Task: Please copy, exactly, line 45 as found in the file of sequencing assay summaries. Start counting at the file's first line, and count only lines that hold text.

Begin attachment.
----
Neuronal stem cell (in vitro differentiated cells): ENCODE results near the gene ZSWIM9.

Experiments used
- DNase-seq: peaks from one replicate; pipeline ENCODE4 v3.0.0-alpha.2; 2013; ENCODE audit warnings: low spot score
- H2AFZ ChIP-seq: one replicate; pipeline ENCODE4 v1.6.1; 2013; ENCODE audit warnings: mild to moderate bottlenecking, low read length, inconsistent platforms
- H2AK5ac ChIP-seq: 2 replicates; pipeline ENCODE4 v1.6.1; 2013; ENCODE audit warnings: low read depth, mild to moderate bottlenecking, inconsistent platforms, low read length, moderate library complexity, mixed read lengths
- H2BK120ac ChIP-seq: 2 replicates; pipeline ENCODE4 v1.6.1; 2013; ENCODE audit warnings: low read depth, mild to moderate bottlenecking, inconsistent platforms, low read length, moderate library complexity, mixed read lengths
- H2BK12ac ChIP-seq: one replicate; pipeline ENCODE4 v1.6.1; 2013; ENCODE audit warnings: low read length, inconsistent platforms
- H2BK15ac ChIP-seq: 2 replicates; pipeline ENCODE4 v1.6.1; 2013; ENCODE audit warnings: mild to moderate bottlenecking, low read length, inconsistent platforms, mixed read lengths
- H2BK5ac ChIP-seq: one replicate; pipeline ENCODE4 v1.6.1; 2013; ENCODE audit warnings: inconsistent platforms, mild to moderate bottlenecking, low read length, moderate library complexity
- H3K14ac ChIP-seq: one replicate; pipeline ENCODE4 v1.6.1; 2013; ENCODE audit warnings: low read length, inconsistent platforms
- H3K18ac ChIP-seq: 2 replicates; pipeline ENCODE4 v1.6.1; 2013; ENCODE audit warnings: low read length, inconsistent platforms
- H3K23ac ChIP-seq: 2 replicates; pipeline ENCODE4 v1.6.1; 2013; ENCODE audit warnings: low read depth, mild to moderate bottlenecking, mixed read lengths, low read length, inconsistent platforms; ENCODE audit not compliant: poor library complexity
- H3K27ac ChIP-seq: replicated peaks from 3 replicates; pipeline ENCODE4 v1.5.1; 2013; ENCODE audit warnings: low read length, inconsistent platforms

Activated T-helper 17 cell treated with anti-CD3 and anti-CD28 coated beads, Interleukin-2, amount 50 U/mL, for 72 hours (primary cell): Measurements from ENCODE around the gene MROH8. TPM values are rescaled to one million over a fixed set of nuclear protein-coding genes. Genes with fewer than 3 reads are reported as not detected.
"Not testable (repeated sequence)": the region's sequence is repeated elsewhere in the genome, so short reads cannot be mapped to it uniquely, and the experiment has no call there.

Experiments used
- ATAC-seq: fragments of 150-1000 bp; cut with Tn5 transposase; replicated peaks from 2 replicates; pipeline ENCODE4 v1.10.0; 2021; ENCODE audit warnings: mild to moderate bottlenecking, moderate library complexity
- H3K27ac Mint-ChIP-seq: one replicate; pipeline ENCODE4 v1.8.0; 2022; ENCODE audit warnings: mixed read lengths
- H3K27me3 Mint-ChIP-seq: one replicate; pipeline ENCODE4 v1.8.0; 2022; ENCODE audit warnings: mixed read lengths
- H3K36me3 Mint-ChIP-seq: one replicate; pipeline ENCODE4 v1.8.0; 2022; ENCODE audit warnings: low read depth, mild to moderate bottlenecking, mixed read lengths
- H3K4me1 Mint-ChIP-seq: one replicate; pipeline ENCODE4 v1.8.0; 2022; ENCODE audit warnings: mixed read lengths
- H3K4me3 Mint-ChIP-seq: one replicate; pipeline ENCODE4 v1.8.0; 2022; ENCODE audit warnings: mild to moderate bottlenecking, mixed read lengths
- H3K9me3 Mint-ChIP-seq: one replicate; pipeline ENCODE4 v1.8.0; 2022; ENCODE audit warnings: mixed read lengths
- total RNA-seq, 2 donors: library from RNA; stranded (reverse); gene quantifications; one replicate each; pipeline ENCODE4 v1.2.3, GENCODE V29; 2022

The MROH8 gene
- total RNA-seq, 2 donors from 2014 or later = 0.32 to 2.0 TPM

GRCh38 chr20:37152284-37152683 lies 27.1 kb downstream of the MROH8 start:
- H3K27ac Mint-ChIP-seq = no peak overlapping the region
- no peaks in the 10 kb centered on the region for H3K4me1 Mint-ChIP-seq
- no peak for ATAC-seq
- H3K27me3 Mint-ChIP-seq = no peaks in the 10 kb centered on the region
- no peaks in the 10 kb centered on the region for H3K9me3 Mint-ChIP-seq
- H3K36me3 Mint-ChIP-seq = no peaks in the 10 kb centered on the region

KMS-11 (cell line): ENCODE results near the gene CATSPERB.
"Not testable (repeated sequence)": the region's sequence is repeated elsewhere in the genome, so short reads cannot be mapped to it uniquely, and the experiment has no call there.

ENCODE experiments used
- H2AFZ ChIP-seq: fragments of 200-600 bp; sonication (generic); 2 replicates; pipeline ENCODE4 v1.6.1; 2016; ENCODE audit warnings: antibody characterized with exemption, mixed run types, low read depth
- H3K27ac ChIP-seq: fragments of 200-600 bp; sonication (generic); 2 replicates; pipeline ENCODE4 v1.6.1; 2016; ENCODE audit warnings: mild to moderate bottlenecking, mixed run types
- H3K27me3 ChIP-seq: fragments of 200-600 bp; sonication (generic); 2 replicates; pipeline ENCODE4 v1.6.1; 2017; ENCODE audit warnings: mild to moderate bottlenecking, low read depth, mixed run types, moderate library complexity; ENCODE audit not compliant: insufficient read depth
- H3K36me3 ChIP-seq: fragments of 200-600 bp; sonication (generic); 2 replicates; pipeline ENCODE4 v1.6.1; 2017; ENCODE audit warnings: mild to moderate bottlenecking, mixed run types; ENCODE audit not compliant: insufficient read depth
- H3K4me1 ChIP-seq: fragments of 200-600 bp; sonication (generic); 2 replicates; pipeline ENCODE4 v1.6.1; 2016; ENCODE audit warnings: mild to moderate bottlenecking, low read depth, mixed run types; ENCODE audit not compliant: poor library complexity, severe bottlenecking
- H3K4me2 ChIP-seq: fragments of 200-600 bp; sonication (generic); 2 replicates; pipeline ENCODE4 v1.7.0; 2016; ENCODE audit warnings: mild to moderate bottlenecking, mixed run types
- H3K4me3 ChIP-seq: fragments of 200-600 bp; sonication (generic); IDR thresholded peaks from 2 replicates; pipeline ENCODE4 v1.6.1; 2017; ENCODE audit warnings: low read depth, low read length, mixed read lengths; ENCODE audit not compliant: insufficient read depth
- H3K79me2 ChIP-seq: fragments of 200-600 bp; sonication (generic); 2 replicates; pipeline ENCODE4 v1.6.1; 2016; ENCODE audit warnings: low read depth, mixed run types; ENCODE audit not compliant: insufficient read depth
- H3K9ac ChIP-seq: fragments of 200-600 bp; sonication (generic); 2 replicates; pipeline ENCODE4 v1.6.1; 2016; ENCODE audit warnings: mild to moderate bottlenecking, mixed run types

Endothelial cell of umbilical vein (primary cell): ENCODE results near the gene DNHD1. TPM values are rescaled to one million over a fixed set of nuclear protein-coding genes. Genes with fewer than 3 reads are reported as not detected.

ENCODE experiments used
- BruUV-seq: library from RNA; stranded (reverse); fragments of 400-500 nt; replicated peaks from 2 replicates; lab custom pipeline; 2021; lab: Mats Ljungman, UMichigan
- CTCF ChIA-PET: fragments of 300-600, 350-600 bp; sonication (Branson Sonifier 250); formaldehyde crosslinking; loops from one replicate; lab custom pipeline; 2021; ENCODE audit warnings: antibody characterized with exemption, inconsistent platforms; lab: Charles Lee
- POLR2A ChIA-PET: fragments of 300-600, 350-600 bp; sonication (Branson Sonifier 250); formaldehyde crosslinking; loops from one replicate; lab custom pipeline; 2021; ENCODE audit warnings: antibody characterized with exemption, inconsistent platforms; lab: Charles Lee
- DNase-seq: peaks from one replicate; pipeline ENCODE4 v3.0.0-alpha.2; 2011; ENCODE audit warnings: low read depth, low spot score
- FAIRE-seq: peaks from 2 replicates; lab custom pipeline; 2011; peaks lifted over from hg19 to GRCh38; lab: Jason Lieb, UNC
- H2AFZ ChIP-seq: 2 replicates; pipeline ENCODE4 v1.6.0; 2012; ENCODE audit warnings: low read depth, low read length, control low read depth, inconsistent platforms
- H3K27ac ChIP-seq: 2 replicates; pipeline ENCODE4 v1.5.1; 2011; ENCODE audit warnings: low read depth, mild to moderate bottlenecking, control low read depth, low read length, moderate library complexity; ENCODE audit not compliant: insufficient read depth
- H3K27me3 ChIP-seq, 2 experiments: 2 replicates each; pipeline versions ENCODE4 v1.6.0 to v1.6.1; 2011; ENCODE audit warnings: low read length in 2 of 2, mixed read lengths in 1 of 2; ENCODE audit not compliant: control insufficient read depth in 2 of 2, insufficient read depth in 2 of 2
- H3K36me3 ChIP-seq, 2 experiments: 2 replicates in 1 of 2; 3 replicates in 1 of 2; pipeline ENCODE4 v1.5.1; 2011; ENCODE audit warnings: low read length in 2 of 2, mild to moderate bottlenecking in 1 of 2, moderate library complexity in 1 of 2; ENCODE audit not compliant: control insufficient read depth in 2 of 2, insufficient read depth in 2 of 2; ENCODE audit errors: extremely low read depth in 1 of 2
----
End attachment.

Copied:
- H3K9ac ChIP-seq: fragments of 200-600 bp; sonication (generic); 2 replicates; pipeline ENCODE4 v1.6.1; 2016; ENCODE audit warnings: mild to moderate bottlenecking, mixed run types